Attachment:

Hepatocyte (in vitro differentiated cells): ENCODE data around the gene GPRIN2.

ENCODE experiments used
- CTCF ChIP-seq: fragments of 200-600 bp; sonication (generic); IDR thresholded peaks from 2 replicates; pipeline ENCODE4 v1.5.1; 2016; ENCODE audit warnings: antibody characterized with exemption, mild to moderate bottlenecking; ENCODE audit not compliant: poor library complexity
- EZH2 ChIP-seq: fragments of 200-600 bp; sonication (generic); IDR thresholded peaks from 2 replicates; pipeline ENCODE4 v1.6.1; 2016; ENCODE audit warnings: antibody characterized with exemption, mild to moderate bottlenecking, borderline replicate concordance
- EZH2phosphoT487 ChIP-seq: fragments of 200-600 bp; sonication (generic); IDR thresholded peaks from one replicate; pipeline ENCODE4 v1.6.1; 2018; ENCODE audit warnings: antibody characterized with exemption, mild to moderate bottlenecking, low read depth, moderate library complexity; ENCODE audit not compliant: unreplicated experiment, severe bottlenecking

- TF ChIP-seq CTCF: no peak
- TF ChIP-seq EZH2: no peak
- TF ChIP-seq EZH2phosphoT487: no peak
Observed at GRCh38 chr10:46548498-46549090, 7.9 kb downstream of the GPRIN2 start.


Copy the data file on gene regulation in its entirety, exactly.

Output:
Hepatocyte (in vitro differentiated cells): ENCODE data around the gene GPRIN2.

ENCODE experiments used
- CTCF ChIP-seq: fragments of 200-600 bp; sonication (generic); IDR thresholded peaks from 2 replicates; pipeline ENCODE4 v1.5.1; 2016; ENCODE audit warnings: antibody characterized with exemption, mild to moderate bottlenecking; ENCODE audit not compliant: poor library complexity
- EZH2 ChIP-seq: fragments of 200-600 bp; sonication (generic); IDR thresholded peaks from 2 replicates; pipeline ENCODE4 v1.6.1; 2016; ENCODE audit warnings: antibody characterized with exemption, mild to moderate bottlenecking, borderline replicate concordance
- EZH2phosphoT487 ChIP-seq: fragments of 200-600 bp; sonication (generic); IDR thresholded peaks from one replicate; pipeline ENCODE4 v1.6.1; 2018; ENCODE audit warnings: antibody characterized with exemption, mild to moderate bottlenecking, low read depth, moderate library complexity; ENCODE audit not compliant: unreplicated experiment, severe bottlenecking

- TF ChIP-seq CTCF: no peak
- TF ChIP-seq EZH2: no peak
- TF ChIP-seq EZH2phosphoT487: no peak
Observed at GRCh38 chr10:46548498-46549090, 7.9 kb downstream of the GPRIN2 start.